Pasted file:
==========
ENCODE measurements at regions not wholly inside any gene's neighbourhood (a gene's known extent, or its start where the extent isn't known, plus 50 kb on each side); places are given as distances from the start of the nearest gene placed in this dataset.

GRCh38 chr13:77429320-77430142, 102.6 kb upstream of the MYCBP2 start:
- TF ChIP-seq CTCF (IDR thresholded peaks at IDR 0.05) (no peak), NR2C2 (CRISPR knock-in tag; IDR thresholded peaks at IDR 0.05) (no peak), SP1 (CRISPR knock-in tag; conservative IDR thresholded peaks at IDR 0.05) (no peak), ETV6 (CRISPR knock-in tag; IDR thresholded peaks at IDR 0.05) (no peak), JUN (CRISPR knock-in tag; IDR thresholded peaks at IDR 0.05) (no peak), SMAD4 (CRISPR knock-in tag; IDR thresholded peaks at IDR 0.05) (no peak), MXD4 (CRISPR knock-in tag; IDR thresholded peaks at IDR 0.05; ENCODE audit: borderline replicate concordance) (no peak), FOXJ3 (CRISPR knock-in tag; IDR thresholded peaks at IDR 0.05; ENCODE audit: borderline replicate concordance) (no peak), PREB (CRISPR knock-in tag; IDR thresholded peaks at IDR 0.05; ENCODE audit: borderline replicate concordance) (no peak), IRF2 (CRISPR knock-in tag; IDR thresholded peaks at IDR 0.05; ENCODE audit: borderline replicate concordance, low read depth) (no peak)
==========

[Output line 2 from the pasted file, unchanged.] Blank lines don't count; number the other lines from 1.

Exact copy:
GRCh38 chr13:77429320-77430142, 102.6 kb upstream of the MYCBP2 start: